Little Drops of Flavor Can Mean Big Business

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Not long ago I was reading about Coca-Cola (NYSE: KO) and their newest upcoming product offering, something called "Dasani Drops." The drops, similar to Kraft’s (NASDAQ: KRFT) "MiO" flavor drops, are designed to enhance plain water with a splash of flavors such as kiwi strawberry and pink lemonade. The drops are intended to expand the company's sugar-free and calorie-free offerings, with the first four flavors intended to hit the market in early October.

It's no surprise that Coca-Cola wants to release a product to compete with MiO, which brought in over $100 million in the first half of the year and the introduction of which coincided with a growth trend that's seen Kraft stock prices increase by approximately $10 per share since MiO hit the market. Branding them as a Dasani product also makes sense given that Dasani water sales increased 13 percent in the first 6 months of 2012. The plan is to make the drops available everywhere you can buy Dasani water, similar to the single-serve powdered mix-in packets that you currently can find everywhere from your local grocery store to gas stations and convenience stores.

Alhough there are a few other liquid water enhancers that have hit the market since MiO, Dasani Drops will likely be the first major competition to Kraft's brand. Store brands such as Great Value have mimicked MiO to cash in on its popularity, while Dasani Drops seems to be trying to take on the reigning champion directly. Of course, it helps that MiO has been attracting people to liquid add-ins for nearly a year and a half now... this actually makes it easier for Coca-Cola to break into the market since they don't have to do all of the leg work to convince customers that flavored add-ins are better than the water they're already drinking.

If Coca-Cola has any problems with the launch of Dasani Drops it will likely come in the form of them cannibalizing sales of the soft drink company's other products. In an ideal situation, anyone who chose Dasani Drops over Coke Zero, Vitamin Water, or similar sugar-free and calorie-free offerings from the company would pair the drops with bottles of Dasani water. That isn't always going to be the case, of course, since Dasani Drops will go just as well with Aquafina, Nestle PureLife, or plain old tap water as well as soft drinks such as Sierra Mist and 7-Up. A bottle of Dasani Drops will cost more than the Coca-Cola owned drinks it could replace (around $4), but given that a bottle contains approximately 32 servings they aren't likely to recoup potential losses that way.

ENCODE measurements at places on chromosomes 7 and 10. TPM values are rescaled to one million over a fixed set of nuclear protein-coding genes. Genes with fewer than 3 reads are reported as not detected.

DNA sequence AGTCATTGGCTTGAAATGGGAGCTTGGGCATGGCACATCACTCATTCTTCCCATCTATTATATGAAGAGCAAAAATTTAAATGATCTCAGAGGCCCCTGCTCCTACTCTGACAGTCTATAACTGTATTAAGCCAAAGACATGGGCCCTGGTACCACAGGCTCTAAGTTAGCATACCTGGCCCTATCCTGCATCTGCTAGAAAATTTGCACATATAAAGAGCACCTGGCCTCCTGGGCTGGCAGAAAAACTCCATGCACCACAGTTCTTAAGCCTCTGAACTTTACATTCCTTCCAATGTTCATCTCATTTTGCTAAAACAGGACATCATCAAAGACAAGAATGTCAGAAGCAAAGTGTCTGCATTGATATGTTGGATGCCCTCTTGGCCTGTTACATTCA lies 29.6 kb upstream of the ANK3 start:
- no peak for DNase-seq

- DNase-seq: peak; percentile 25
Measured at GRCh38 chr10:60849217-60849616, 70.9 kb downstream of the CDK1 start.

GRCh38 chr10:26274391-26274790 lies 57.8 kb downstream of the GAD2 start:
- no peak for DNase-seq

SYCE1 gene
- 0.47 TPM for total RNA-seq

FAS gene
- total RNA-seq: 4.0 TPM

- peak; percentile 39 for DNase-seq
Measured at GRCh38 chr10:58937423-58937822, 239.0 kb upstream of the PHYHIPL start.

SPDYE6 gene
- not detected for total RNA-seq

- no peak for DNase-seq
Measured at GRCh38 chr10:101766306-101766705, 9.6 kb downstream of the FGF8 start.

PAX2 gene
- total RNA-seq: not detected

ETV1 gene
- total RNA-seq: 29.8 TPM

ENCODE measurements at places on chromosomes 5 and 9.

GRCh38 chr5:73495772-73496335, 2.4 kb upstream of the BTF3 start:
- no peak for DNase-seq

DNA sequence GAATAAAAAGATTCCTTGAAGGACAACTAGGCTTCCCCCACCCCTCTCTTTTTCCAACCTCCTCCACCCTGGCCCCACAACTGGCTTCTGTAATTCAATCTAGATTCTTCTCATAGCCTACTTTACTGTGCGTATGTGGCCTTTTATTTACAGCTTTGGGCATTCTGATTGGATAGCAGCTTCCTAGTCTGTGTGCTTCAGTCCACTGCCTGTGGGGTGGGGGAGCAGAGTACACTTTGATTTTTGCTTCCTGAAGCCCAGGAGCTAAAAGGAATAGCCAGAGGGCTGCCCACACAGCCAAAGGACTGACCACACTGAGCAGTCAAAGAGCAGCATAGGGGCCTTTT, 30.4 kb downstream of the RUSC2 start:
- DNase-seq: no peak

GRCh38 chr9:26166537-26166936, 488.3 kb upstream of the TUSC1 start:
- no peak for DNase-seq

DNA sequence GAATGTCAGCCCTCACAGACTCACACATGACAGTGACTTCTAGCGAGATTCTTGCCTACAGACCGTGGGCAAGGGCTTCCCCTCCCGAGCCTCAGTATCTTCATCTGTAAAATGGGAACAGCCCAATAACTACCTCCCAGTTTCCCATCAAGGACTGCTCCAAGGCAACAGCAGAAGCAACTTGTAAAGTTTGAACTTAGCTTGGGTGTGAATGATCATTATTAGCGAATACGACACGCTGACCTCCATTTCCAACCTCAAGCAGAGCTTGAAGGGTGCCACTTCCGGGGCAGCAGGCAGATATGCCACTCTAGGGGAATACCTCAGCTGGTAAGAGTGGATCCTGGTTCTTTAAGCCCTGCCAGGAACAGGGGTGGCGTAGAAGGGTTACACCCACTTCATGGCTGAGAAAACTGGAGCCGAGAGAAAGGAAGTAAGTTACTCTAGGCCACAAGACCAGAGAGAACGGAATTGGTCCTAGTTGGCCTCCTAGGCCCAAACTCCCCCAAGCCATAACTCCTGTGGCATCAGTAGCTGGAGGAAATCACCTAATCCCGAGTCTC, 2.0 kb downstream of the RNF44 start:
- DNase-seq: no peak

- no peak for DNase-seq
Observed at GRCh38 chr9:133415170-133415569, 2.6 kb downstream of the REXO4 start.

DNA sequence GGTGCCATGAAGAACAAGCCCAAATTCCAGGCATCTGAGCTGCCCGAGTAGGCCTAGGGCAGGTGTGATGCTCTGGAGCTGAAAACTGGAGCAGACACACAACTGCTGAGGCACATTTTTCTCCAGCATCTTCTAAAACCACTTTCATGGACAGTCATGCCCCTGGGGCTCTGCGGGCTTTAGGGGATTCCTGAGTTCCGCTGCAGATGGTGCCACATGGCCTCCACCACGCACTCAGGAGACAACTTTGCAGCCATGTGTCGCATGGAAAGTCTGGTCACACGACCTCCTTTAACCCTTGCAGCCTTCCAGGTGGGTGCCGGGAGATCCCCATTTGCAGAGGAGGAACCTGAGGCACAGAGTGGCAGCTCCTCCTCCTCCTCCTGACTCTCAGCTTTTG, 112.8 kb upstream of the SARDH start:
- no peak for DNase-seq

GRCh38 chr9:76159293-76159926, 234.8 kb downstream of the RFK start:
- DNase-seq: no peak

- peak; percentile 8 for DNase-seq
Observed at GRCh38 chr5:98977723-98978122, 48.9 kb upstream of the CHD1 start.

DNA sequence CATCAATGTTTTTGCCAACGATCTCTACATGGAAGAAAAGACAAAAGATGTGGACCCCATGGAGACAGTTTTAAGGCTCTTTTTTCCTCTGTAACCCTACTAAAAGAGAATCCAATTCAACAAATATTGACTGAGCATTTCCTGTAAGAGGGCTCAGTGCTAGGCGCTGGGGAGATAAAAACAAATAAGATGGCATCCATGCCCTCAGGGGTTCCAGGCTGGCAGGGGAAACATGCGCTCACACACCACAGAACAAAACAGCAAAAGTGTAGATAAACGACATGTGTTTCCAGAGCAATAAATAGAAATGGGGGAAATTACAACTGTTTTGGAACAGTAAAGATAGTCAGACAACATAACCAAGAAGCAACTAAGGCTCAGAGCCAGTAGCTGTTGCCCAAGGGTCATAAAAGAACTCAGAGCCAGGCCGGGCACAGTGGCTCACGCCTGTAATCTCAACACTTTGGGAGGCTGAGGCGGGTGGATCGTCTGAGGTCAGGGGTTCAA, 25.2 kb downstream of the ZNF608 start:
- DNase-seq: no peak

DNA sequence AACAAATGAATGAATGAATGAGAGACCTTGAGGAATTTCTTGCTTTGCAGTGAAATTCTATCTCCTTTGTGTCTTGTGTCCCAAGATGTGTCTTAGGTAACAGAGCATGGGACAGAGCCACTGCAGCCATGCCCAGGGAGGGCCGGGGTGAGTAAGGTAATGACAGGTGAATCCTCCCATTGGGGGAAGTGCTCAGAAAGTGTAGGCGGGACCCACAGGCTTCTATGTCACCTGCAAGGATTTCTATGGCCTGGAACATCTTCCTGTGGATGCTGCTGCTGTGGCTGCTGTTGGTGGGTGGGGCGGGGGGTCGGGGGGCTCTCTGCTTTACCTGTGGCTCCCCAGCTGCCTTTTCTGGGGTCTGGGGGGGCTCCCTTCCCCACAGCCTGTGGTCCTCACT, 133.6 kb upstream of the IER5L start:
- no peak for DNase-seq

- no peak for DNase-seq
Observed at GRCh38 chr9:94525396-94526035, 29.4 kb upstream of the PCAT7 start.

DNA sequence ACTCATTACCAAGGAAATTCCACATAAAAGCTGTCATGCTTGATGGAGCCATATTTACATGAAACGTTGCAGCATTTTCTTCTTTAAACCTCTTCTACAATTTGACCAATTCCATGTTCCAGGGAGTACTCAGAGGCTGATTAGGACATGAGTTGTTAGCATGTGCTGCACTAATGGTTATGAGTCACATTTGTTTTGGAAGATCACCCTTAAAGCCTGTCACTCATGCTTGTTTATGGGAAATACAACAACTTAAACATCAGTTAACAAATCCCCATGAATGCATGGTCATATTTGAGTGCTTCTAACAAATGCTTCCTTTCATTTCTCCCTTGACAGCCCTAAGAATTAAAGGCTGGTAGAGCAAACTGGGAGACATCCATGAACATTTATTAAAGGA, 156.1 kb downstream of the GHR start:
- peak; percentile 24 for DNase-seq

Not that Kraft hasn't faced similar issues with MiO, of course; they own Crystal Light, after all, and MiO is a direct competitor to the powdered mix-in that's been a low-calorie staple since the early 80's. Fortunately for Kraft, the two products tend to attract slightly different demographics and feature different flavor options so both MiO and Crystal Light sell well.

Coca-Cola's playing it conservative at the moment with only four flavors being available at launch, but so long as Dasani Drops have a good taste to them you can expect more flavors to hit the market before long. If the line is successful, comments made by the vice president of Coca-Cola's water, tea and coffee division suggest that they might expand into tea flavors as well (though he makes it clear that there are no plans in motion to do so as yet.)

While Coca-Cola's stock prices have tumbled a bit since early August, they're still doing considerably better than a year ago and are coming down off of a 5-year high. Provided that they don't stumble with the release of Dasani Drops (and make them taste better than some of their previous attempts at flavored Dasani water), prices could very well start rising again soon as customers embrace this new offering. While I've previously heard some investors voice concerns about the way that Coca-Cola treats its workers, those who are interested in the company could very well see this new product line as an opportunity not to be missed.

Croaxleigh has no positions in the stocks mentioned above. The Motley Fool owns shares of The Coca-Cola Company. Motley Fool newsletter services recommend The Coca-Cola Company. Try any of our Foolish newsletter services free for 30 days. We Fools may not all hold the same opinions, but we all believe that considering a diverse range of insights makes us better investors. The Motley Fool has a disclosure policy.If you have questions about this post or the Fool’s blog network, click here for information.

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